Rather, they are guided by an inspiring vision, one that motivates them and informs all their decisions. It is this vision that initially attracts talented people to work with them.
If you start, say, a publishing business and you recruit bright, young people who are inexpensive, have little or no work experience and, despite their love of books, have little aptitude for business, you are not going to achieve a great deal. The calibre of the team will limit the scope of the business. If you want to get beyond that, you have to recruit a better team.
But how do you attract people of high calibre to a business that is small, has a team of average quality and, as a result, cannot immediately afford to pay the market rate for the best talent? At what point do you decide that you need to recruit higher-calibre people than the ones you have already? It is the scope of your vision that dictates the need for people of a certain calibre and it is also the scope of the vision that attracts those people. The vision excites the talent; the talent is attracted to the idea of achieving the vision.
The second thing you offer is leadership. If you are a leader, you will attract people who believe in your ability to lead them to success. The people who joined me at Apax thought that they would be more successful working with me than they would be working on their own. A star candidate is making an assessment of your business in an interview, just as much as you are making an assessment of him or her.
The third factor is the type of organisation you are building. Talented people will not join an organisation where nothing happens unless the person at the centre approves it. At a certain point in the development of the firm, the founder must adapt, from being the sole decision-maker to being the leader of a team of decision-makers.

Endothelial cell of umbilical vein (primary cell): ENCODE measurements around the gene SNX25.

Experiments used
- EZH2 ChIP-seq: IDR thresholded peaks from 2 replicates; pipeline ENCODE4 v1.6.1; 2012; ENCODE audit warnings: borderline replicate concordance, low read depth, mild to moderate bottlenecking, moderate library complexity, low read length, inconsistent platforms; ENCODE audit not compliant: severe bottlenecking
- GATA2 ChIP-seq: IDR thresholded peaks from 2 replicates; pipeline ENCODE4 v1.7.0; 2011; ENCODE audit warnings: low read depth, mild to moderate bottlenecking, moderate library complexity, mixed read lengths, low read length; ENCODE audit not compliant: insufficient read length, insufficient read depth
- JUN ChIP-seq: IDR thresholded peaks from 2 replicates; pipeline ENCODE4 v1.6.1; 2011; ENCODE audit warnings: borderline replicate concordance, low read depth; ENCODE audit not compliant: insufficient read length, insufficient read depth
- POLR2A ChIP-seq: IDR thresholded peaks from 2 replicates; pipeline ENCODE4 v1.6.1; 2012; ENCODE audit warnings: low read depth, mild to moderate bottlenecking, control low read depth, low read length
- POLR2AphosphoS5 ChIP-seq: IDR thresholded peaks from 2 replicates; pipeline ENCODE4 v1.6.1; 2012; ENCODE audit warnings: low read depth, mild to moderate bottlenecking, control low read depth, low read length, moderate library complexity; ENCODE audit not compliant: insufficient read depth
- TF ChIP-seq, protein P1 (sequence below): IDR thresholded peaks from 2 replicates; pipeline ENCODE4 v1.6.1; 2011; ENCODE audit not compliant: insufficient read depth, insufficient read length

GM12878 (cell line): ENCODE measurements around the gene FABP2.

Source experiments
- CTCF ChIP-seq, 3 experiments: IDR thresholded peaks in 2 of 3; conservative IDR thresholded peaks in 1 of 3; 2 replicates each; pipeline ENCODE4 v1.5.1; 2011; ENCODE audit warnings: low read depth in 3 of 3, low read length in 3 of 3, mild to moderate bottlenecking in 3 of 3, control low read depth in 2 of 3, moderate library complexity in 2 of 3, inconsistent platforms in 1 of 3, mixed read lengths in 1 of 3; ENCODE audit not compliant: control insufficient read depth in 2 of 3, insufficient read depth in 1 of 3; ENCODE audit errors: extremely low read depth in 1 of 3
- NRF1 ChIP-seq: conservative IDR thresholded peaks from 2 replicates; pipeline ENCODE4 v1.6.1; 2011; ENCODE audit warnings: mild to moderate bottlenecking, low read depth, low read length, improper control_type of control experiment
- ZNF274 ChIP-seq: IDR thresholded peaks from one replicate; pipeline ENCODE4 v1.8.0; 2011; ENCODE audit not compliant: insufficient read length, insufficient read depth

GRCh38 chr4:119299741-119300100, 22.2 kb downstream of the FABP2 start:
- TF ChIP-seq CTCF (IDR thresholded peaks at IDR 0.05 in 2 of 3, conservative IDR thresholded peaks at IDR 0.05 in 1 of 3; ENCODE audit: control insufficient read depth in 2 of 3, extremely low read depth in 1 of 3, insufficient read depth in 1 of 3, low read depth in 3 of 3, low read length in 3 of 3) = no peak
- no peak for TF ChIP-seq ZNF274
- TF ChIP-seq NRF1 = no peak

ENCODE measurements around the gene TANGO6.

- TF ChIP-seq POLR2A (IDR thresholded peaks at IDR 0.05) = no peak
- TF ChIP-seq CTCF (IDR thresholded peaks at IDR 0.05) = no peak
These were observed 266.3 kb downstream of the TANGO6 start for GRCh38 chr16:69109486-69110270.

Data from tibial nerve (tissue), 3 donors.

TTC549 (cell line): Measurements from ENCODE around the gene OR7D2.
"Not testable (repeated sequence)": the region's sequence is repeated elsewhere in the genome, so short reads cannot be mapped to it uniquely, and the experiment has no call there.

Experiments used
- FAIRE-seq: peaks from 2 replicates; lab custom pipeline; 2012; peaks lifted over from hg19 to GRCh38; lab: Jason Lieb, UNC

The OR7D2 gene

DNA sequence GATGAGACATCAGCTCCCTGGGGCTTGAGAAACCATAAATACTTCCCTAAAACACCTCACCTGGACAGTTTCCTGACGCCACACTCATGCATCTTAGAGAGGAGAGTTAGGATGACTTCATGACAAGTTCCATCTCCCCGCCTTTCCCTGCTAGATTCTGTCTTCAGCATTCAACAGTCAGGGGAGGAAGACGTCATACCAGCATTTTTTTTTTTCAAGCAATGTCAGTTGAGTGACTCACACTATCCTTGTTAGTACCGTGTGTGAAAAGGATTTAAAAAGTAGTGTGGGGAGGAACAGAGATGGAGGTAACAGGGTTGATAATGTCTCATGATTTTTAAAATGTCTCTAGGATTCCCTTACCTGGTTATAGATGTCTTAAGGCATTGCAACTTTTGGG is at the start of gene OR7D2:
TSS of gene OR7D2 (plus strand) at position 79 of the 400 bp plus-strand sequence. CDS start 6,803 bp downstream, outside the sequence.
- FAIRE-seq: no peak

There was a time, in the early years of creating Apax, when I characterised myself driving alone in an open-top sports car. I recruited the first employee and he sat next to me. Then I recruited more, and they sat in the back. Then I recruited more and soon I had a car full of people. Before I knew it, it began to feel as if I was out of the car, pushing it uphill with all my team inside.
It was Rhys Williams, who joined - tion as CEO of GEC-Marconi, a very large company, who pointed out to me that it was necessary to develop my ideas on team management. I needed to change the way the company operated; to organise it so as to make it less dependent upon me for every decision.
Over a period of time, I introduced Monday-morning meetings, sector teams with their own leaders, and a number of key committees to deal with investment approvals, exits and operations. I ceased to be the hub; instead I became the leader, moving from the centre to the front of an organisation structured in such a way that leaders of industry teams and operational commit t e e s o r g a n i s e d themselves and made numerous decisions without consulting me.
My role was then to provide leadership, in the sense of motivation and direction, and management of the industry team and committee leaders.
An important aspect of building a business is that entrepreneurs crave a feeling of ownership and responsibility. They have to be in a position of leadership.
My own starting point at Apax was something close to the film The Dirty Dozen, which told the story of a group of tough individualists with complementary skills, who come together to achieve the most challenging of war- time missions. I recommend that film to any budding entrepreneur.
The Apax team comprised former consultants, executives from big business, executives from technology backgrounds and people with highlevel financial skills. Whenever someone did leave, I used the principle of leapfrogging — of using their departure as an opportunity to get someone better. In losing somebody, you have removed a constraint on your progress. It is an opportunity to move forward faster.
You attract the best talent by offering vision and leadership, by delegating to and trusting your colleagues, by creating a culture of empowerment within the firm and a sense of obligation to it, by providing appropriate incentives to maintain the continuity of your team, by building a great brand and by being successful.
Ultimately, the difference between you and your competitors comes down to one factor only: the talent of your team.